Bridge inspectors may need to use several access methods and tools to adequately meet the objectives of a bridge inspection in accordance with governing National Bridge Inspection Standards (NBIS). However, some of these access methods, such as an under-bridge inspection truck (UBIT), can be costly to operate because the equipment is expensive to maintain and run and disruptive to traffic because it requires lane closures. Using an unmanned aircraft system (UAS) can be a cost-effective solution to obtaining stand-alone, high-quality visual inspection data, or to supplement standard inspection methods and equipment. Some UASs can also improve inspector safety and enable examination of areas that are difficult to access.

UASs can produce live streaming video, providing opportunity for the inspector to inspect while remaining on the ground. If inspectors identify deterioration in UAS images, they can then decide whether to perform a physical inspection to determine the severity and extent of the deterioration. Using UAS in this manner can provide more efficient use of standard access equipment and physical inspection techniques for assessing deterioration, in addition to increasing safety.

In an ongoing study, the Federal Highway Administration is conducting research to identify types of sensors used in UASs; quantity and quality level of data needed to perform satisfactory inspection using UASs; best practice guidelines for efficient and reliable use of the sensors; and guidance on how the collected data should be assessed, presented, and stored to provide reliable and actionable information to owners to support data-driven decisions. This research study also identifies the minimum requirements of sensors to provide comparable information as other visual inspection techniques.

“We felt it was very important to take a closer look at how State departments of transportation are using unmanned aircraft systems for bridge inspections because of the potential benefits of this technology,” says FHWA Executive Director Thomas Everett. “UASs are proving to be incredibly useful to bridge inspection staff to supplement inspection practices.”

FHWA expects to conclude the research project in March 2020. What follows are key findings of the research to date.

Components of a UAS

A UAS for bridge inspection includes the unmanned aircraft, control station, sensors, and pilot. A certified pilot is the most important piece of the system, controlling and flying the aircraft in a safe and professional manner. While not always a requirement, a visual observer can aid in scanning the sky to ensure safe flight while the pilot concentrates on the operation of the aircraft. As required by Federal law for all bridge inspections, an inspection team leader must be on site during the inspection.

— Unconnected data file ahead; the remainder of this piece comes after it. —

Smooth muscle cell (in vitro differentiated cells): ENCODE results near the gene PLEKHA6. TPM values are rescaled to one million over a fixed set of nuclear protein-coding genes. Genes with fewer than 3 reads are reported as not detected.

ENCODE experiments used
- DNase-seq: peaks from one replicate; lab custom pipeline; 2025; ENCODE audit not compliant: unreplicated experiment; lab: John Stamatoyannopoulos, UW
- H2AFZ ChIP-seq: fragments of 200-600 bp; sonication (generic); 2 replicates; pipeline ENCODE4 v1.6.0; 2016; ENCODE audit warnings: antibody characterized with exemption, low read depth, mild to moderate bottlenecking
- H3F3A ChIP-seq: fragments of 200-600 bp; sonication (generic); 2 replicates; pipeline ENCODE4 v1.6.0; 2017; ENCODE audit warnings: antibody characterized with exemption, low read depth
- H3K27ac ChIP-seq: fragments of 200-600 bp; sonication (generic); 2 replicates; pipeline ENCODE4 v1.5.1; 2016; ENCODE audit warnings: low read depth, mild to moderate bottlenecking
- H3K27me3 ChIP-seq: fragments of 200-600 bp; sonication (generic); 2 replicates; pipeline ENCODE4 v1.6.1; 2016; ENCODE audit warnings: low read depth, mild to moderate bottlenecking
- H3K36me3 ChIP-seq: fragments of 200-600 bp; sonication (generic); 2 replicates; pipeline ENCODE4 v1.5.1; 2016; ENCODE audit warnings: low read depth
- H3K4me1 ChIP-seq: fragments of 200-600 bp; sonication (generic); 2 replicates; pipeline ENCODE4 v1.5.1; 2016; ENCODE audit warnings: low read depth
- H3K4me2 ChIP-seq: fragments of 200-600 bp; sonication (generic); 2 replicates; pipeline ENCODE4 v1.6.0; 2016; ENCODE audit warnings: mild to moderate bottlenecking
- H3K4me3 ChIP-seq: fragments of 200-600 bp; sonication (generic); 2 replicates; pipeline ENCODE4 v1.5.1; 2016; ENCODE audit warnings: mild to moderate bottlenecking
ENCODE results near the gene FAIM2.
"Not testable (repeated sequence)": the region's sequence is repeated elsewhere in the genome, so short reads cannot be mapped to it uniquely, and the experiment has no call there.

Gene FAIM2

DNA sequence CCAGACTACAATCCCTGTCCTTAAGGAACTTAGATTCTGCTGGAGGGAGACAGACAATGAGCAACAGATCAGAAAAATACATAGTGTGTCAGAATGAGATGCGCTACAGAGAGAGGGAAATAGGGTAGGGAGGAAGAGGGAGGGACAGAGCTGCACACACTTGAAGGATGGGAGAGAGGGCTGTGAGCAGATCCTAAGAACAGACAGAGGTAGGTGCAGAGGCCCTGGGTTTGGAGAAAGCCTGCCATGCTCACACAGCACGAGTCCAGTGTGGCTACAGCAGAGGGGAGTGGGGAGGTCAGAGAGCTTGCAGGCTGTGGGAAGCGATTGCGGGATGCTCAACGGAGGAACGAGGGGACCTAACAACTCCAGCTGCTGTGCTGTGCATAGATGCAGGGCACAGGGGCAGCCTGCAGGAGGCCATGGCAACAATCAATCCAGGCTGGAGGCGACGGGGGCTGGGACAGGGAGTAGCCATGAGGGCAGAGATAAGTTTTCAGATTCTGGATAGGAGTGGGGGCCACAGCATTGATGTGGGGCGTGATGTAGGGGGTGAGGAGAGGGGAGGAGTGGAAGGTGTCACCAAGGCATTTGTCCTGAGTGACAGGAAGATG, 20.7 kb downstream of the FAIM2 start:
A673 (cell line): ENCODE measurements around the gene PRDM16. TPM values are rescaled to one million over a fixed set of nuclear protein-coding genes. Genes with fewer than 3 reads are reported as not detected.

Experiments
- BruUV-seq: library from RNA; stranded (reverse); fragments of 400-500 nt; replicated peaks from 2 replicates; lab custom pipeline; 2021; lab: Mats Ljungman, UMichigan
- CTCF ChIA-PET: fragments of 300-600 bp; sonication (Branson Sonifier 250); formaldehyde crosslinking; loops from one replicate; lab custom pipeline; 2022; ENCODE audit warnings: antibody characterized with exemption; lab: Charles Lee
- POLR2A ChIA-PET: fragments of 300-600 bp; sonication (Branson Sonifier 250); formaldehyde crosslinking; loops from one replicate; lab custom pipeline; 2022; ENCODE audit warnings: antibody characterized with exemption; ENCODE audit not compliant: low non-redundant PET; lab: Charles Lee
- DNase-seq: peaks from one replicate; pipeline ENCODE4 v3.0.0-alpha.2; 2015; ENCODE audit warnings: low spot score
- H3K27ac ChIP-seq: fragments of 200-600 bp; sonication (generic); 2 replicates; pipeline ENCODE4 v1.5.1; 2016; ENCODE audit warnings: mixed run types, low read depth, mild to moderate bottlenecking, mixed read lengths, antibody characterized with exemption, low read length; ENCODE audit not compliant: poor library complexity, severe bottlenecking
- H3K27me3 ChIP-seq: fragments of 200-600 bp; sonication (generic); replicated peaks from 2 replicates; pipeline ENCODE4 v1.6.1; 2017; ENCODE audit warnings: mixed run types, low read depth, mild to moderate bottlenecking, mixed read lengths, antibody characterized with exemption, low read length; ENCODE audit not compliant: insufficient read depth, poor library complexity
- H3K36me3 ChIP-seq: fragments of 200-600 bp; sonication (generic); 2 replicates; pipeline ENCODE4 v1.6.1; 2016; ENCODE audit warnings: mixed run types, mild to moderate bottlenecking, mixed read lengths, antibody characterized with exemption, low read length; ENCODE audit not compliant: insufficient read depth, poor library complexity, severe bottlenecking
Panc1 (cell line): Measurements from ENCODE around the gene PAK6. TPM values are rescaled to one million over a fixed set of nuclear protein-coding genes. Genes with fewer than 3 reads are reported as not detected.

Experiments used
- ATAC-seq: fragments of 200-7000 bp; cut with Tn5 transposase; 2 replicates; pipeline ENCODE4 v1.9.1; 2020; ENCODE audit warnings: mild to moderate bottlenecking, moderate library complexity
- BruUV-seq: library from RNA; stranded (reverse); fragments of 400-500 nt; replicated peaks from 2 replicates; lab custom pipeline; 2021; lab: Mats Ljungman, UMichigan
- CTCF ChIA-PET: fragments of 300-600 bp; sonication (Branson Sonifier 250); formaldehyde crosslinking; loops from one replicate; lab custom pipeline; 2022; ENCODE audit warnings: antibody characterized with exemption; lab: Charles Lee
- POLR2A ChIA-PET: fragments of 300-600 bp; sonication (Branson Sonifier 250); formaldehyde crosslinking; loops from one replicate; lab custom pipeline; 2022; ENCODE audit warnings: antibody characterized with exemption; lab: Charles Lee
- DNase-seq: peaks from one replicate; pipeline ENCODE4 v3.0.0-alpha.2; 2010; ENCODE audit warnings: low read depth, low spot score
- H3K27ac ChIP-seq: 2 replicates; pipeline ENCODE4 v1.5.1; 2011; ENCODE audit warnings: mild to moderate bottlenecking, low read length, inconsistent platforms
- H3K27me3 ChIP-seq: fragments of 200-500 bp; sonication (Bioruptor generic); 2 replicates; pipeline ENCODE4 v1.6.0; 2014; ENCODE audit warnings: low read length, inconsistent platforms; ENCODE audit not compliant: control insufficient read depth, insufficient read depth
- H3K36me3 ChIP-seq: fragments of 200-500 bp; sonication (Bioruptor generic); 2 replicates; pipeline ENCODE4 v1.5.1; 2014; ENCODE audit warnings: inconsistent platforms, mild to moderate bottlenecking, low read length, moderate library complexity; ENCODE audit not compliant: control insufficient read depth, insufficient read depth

Diagram shows a circle connecting major components of an unmanned aircraft system. Unmanned aerial vehicle is at the top of circle with an icon of a drone. A quarter of the way around the circle is an icon of a camera labeled "sensor". At the bottom of the circle is ground control station with an icon of a laptop computer and a handheld controller. Three-quarters of the way around the circle there is communication and navigation links with an icon of a satellite. Pilot and observer are depicted in the center by people icons.

Optical cameras, infrared cameras, and LiDAR (light detection and ranging) systems are the most common types of sensors used. Depending on the tasks, an inspector can determine the appropriate types of UAS platform and sensor types. Optical sensors capture the imagery data (video as well as still images), which enable inspectors to see deficiencies in an up-close or magnified manner without having to physically access the specific area on the bridge. UAS-captured high-resolution images may reveal defects missed using distant visual inspection techniques. High-resolution imagery can also serve other purposes, from providing a record of surface defects to measuring and tracking some types of defects over time.

Infrared thermography (IR) sensors can detect areas of deterioration in concrete by identifying and viewing temperature gradients. Demonstrations have shown the areas of bridge deck delamination identified using IR sensors correspond well to the areas discovered using traditional sounding techniques.

Analyzing and Storing Data

When employing a UAS during bridge inspections, inspectors capture large amounts of data that require storage, post-processing, analysis, and dissemination. For most UASs, the imagery and data captured during a flight is stored on a removable media storage device, such as a secure digital (SD) memory card, integrated into the aircraft platform. The files stored on the SD card are a variety of common file types that are accessible by media-viewing and post-processing software.